First port: KetchikanFirst port: KetchikanFirst port: Ketchikan

Rainiest town in America? Really?
sighting all the more thrilling. After arriving at the lodge on the park’s edge, we ate a delicious meal and marveled at the midnight sun before tucking in and preparing for a day in the park!







On a glorious sunny day, we decided to take a walk on Horseshoe Lake Loop to get our legs moving after many days of sitting and eating! As we hiked down to the lake, people coming up excitedly shared that there were three moose down in the lake! This put a little more spring in my step! Our first moose was about 20 feet away and was feasting on whatever grass or goodness lies at the bottom of a lake. Though we spent at least 5 minutes enjoying the majesty of it all, she seemed unconcerned and absorbed with her task. Around another bend, we were able to watch a mother and her calf feeding across the lake! By the time we made it to the ranger station, my feet were barely touching the ground I was so delighted by all the natural beauty and wildlife!







I could hardly believe that we had signed up for it because it was more sitting, we opted for an 8 hour bus tour of Denali National Park. We had been warned that the tour's default option of 4 hours was called by some friends the “squirrel tour” while the 8 hour tour was the “bear tour,” and we wanted to see bear! The park has one road running into its core, and on the deepest two thirds of it, only park buses are allowed to drive. The "bear tour" took us two thirds of the way down that road and back, so we were hopeful we might see some animals in addition to experiencing the beauty of the park.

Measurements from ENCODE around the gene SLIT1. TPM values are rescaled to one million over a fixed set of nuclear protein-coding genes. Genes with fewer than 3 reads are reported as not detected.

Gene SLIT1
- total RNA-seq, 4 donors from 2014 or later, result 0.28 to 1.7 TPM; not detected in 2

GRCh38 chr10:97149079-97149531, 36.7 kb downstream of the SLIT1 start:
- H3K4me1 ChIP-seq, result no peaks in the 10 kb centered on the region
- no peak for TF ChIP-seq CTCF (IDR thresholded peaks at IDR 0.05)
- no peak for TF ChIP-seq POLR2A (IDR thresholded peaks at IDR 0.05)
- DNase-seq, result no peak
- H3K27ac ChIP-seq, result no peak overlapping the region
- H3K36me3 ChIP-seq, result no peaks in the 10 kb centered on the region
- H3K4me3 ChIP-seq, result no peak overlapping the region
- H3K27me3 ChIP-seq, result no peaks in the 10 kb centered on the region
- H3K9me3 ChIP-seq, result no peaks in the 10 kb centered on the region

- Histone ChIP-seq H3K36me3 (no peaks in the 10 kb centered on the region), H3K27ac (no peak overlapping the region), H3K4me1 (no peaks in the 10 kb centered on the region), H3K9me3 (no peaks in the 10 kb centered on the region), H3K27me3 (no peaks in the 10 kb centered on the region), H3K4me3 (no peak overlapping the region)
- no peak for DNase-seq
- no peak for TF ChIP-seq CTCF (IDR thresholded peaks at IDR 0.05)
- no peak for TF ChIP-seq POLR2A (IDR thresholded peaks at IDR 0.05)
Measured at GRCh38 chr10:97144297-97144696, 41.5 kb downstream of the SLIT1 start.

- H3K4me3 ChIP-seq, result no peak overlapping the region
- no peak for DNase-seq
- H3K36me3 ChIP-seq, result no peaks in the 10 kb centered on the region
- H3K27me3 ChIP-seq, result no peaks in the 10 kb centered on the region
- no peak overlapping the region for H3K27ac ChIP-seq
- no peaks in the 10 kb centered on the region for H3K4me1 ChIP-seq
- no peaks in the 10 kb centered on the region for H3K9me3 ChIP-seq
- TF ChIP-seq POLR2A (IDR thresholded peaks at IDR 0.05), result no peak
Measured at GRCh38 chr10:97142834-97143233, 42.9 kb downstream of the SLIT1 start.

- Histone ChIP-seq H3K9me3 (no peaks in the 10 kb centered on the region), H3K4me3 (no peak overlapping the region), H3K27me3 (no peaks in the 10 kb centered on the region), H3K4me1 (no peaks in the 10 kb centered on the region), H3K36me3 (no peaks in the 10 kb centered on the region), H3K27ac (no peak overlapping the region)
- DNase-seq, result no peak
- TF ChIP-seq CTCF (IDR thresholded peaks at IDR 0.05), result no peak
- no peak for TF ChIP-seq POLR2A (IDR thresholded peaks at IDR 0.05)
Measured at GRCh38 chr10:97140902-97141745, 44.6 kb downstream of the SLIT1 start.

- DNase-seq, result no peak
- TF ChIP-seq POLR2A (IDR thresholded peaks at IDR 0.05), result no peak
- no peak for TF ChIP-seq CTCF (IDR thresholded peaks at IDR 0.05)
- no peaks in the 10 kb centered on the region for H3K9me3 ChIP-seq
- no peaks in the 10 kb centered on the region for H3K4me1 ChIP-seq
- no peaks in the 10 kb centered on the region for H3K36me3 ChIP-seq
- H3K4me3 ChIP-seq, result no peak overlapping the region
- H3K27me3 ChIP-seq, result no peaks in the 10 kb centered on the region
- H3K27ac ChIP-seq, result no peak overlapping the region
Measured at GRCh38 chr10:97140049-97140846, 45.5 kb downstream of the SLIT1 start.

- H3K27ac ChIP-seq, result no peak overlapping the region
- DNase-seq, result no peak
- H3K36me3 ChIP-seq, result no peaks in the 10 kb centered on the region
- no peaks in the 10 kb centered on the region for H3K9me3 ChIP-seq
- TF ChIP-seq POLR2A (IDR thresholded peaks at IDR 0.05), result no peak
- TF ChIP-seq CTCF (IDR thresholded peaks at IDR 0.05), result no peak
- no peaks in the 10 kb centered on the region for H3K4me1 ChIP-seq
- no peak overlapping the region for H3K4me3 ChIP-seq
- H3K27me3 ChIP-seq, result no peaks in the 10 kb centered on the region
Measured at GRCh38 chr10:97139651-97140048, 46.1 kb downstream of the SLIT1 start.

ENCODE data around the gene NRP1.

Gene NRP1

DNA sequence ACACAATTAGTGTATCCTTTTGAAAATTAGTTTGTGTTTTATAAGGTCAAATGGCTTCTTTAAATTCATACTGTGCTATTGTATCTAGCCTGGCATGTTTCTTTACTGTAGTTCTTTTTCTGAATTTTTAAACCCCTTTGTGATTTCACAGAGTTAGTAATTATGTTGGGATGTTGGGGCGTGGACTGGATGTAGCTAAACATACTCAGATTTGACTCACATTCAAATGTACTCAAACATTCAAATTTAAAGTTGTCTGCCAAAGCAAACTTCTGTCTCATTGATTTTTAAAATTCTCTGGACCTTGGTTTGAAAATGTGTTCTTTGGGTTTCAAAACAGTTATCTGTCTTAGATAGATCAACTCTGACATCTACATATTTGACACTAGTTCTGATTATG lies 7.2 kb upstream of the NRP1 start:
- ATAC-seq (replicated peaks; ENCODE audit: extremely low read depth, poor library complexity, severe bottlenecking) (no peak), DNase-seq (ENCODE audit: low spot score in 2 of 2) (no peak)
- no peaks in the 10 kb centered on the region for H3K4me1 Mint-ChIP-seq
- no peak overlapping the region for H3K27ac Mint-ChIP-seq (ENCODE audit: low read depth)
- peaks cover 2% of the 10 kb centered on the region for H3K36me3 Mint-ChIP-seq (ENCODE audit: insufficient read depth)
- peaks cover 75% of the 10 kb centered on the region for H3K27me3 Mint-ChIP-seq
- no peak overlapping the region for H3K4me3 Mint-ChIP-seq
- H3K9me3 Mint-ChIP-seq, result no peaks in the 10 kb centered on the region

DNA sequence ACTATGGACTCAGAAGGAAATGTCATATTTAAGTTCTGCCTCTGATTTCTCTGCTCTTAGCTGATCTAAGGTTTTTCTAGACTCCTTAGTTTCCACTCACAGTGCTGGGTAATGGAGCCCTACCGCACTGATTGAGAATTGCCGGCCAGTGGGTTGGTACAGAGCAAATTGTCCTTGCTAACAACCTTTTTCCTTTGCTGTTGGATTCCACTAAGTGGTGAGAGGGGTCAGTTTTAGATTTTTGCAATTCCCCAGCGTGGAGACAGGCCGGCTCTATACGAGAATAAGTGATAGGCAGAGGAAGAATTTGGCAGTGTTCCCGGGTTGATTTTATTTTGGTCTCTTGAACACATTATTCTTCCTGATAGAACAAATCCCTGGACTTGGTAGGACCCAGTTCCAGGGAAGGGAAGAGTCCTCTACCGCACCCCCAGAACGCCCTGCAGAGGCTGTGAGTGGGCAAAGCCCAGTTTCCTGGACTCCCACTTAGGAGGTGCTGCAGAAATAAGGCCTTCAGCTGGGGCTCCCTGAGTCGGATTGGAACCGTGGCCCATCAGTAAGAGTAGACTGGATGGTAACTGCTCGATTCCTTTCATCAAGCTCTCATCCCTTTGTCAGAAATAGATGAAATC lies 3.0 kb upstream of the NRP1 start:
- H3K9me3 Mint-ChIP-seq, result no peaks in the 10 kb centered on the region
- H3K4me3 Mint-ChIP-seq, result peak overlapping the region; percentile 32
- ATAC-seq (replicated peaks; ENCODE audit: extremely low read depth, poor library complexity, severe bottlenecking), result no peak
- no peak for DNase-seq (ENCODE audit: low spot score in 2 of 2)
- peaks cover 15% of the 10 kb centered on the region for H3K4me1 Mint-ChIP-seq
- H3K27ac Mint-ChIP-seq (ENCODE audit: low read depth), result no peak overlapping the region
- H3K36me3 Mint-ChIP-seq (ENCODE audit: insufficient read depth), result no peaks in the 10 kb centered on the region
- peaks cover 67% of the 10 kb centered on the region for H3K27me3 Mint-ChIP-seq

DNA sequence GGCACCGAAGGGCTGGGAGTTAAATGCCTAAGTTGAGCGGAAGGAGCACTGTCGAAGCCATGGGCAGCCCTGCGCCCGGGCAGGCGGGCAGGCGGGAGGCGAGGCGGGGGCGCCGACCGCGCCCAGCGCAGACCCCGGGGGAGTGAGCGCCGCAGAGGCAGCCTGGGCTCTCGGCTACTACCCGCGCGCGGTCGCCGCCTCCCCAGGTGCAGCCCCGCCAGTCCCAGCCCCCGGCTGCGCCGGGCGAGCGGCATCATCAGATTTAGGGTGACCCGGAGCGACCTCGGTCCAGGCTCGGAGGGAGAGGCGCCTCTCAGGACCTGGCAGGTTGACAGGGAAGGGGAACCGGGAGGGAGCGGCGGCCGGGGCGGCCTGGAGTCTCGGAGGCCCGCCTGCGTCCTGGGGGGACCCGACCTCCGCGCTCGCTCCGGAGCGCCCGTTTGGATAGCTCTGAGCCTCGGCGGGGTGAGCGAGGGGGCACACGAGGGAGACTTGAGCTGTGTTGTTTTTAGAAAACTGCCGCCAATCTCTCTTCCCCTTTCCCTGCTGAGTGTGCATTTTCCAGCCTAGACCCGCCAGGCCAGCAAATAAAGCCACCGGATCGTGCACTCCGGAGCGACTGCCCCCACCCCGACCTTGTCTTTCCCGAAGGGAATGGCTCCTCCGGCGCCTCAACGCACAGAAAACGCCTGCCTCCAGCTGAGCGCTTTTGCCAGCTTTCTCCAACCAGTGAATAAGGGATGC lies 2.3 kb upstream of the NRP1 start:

Our guide had driven the route for 20 years and his love of the land radiated out of him! He educated us about the tundra and taiga biomes, spotted wildlife, shared about the history of the park, and generally shared in our excitement about being there! I kept my focus on scanning the stunning landscape for wildlife. I was not alone in this endeavor! Someone would call out a type of animal and a direction, and our guide would grind the bus to a halt and we would all stare in awe at the caribou, ptarmigan, Dahl sheep, and BEARS! We saw three grizzlies on our trip, two who were moving around looking for food and digging away at the ground. Watching their enormous shoulders and speed was incredible.







Polychrome Pass captivated us all. The road is difficult, winding with steep drop offs, but the views across the valley were extraordinary. Though the mountains and valleys looked impressive and huge, it all was called into perspective when a fellow passenger pointed at something in the middle of the valley and called it a rock; our guide shared with us that that “rock” was in fact four and a half stories tall! Even with that as a data point, it was impossible to comprehend the enormity of the mountains, so I instead focused on their beauty and let that nourish my soul.